In an amended class action complaint filed in July in federal court in California (Perez et al v State Farm et al) against State Farm, Allstate, GEICO and others, the plaintiffs describe the Certified Automotive Parts Association (CAPA) as an insurer-controlled tool designed to help the defendants compete unfairly against insurers using genuinely high-quality parts in repairs.
It alleges the "consumer group" represented on CAPA's board (Advocates for Highway and Auto Safety) is also insurer-funded. It quotes a State Farm executive as having said at a CAPA meeting that if "the parts were high quality, a public relations campaign would not be necessary."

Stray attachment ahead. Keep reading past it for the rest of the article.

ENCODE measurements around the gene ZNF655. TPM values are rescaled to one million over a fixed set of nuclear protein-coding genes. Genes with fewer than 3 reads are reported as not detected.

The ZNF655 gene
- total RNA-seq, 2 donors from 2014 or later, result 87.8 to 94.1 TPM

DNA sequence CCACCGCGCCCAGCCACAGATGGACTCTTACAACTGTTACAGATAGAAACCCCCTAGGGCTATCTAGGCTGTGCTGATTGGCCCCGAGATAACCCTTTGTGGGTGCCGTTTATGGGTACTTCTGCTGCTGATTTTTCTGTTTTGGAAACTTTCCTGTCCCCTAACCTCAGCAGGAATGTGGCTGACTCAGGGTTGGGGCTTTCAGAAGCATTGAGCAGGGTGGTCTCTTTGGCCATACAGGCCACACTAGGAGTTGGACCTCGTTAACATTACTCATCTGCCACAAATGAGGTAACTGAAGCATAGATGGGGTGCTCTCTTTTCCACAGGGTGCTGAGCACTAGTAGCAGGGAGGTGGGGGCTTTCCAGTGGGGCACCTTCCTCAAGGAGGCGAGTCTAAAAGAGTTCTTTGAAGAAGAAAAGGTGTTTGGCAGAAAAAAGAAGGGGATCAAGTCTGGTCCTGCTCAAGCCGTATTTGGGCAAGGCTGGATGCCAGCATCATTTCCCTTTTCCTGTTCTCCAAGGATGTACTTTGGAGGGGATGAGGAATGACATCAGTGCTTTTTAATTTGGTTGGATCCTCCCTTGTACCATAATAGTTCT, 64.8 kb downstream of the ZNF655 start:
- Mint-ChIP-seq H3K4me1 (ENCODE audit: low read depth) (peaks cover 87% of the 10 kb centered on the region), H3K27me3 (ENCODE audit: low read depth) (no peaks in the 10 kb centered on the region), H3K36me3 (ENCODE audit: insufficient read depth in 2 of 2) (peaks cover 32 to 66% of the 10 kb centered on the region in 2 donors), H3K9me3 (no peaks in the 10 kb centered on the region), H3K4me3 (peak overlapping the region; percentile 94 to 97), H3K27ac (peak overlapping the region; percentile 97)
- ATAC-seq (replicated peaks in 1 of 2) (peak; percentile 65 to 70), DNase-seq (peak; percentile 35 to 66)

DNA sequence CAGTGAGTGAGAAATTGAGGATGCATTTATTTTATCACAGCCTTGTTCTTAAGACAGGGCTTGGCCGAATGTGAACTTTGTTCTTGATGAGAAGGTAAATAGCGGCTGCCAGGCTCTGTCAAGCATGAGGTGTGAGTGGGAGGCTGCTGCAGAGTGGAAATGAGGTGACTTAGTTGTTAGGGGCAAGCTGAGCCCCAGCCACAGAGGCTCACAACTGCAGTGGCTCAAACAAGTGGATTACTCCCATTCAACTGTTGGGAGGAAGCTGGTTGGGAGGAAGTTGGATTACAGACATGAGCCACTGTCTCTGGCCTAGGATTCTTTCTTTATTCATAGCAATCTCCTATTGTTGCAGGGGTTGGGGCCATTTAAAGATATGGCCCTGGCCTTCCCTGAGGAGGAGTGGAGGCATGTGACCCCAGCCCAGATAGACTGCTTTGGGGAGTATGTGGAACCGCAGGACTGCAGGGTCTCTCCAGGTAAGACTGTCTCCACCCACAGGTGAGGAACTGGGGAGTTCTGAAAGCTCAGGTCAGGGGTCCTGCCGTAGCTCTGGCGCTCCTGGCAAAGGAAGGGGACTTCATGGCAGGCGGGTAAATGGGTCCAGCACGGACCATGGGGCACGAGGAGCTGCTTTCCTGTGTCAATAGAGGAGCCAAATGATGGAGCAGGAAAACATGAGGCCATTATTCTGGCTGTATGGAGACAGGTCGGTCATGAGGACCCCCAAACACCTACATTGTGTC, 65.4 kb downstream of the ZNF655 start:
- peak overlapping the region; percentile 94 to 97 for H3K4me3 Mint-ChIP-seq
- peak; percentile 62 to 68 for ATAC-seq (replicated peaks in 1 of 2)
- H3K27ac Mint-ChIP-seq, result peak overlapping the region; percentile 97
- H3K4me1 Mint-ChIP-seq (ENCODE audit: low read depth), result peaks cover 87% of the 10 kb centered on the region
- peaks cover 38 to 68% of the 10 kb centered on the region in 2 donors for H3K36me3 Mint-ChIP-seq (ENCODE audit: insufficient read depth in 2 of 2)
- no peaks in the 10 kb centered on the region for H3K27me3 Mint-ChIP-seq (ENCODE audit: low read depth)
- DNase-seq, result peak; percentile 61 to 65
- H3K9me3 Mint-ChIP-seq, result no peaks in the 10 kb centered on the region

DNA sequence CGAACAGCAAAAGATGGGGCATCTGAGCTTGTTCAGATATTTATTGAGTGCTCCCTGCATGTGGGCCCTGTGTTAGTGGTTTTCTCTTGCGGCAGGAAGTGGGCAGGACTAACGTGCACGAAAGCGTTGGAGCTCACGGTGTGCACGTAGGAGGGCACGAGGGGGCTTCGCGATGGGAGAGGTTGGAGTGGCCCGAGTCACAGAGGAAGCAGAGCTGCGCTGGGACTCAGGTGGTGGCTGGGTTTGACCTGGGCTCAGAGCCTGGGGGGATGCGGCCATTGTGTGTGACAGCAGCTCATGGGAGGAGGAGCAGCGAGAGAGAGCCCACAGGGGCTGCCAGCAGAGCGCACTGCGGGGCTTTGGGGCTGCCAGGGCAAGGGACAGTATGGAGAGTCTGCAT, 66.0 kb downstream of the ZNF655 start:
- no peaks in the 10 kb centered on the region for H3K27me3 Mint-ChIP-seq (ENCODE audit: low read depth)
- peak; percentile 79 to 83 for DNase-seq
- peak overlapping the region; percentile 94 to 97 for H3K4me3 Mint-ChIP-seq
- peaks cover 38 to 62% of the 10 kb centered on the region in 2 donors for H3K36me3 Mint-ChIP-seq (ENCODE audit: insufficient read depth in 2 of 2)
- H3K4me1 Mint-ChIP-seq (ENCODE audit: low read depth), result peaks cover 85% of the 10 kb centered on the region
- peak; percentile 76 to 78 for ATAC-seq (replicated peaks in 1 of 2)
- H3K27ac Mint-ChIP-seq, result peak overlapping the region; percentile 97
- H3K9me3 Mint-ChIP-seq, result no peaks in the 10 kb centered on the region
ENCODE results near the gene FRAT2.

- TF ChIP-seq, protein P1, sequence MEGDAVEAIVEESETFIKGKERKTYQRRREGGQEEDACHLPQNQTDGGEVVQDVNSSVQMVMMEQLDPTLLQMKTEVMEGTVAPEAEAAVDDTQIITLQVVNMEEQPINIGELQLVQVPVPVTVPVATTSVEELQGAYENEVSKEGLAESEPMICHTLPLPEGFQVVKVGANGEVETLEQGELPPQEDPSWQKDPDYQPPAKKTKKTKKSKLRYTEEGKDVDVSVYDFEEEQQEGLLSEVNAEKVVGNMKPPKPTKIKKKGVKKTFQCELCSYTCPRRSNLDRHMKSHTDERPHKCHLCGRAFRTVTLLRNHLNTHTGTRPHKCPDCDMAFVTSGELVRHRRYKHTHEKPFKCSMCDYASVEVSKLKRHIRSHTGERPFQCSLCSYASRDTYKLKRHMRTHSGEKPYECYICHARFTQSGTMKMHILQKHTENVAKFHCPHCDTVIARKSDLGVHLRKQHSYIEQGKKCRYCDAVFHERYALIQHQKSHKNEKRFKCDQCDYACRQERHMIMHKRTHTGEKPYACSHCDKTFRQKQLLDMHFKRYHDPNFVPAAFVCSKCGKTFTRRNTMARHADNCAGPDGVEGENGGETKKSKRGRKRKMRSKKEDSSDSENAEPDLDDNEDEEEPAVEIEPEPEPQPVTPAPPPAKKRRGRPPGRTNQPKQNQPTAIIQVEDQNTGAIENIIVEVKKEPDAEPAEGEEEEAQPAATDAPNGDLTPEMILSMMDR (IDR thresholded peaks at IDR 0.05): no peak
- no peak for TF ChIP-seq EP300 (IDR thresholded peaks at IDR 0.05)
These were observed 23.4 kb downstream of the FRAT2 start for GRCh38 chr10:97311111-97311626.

Without saying when this occurred, the lawsuit (originally filed in 2006) says that "CAPA itself decided to lower its standards," and quotes an internal CAPA memo by Karen Fierst (who left CAPA in 1998) saying the change was done in such a way "to avoid calling attention to this detail."
The suit seeks damages for "at least several hundred thousand" members of the class that it says have been harmed by the defendants' unfair competition and restraint of trade.